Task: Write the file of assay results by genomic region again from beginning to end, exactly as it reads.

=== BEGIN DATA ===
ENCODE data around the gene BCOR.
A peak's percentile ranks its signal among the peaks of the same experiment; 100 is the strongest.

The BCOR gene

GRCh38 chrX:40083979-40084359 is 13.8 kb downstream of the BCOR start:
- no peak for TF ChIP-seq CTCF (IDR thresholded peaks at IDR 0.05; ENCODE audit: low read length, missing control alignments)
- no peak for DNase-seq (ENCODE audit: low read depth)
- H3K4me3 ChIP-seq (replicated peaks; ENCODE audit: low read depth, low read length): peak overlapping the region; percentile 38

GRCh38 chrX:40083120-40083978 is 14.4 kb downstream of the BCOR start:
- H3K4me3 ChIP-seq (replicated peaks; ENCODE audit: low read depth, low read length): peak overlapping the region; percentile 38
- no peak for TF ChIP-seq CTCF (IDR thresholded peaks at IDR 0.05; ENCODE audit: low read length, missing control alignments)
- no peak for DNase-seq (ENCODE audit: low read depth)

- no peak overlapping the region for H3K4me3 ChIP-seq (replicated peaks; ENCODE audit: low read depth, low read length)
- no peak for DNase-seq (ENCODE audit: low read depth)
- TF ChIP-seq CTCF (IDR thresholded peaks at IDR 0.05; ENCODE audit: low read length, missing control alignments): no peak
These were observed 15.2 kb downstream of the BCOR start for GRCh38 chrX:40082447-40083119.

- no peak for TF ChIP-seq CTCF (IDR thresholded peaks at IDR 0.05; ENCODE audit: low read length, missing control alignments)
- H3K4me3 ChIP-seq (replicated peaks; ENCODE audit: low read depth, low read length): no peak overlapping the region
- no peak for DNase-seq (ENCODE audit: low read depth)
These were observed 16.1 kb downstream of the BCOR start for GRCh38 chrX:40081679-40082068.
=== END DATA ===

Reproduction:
ENCODE data around the gene BCOR.
A peak's percentile ranks its signal among the peaks of the same experiment; 100 is the strongest.

The BCOR gene

GRCh38 chrX:40083979-40084359 is 13.8 kb downstream of the BCOR start:
- no peak for TF ChIP-seq CTCF (IDR thresholded peaks at IDR 0.05; ENCODE audit: low read length, missing control alignments)
- no peak for DNase-seq (ENCODE audit: low read depth)
- H3K4me3 ChIP-seq (replicated peaks; ENCODE audit: low read depth, low read length): peak overlapping the region; percentile 38

GRCh38 chrX:40083120-40083978 is 14.4 kb downstream of the BCOR start:
- H3K4me3 ChIP-seq (replicated peaks; ENCODE audit: low read depth, low read length): peak overlapping the region; percentile 38
- no peak for TF ChIP-seq CTCF (IDR thresholded peaks at IDR 0.05; ENCODE audit: low read length, missing control alignments)
- no peak for DNase-seq (ENCODE audit: low read depth)

- no peak overlapping the region for H3K4me3 ChIP-seq (replicated peaks; ENCODE audit: low read depth, low read length)
- no peak for DNase-seq (ENCODE audit: low read depth)
- TF ChIP-seq CTCF (IDR thresholded peaks at IDR 0.05; ENCODE audit: low read length, missing control alignments): no peak
These were observed 15.2 kb downstream of the BCOR start for GRCh38 chrX:40082447-40083119.

- no peak for TF ChIP-seq CTCF (IDR thresholded peaks at IDR 0.05; ENCODE audit: low read length, missing control alignments)
- H3K4me3 ChIP-seq (replicated peaks; ENCODE audit: low read depth, low read length): no peak overlapping the region
- no peak for DNase-seq (ENCODE audit: low read depth)
These were observed 16.1 kb downstream of the BCOR start for GRCh38 chrX:40081679-40082068.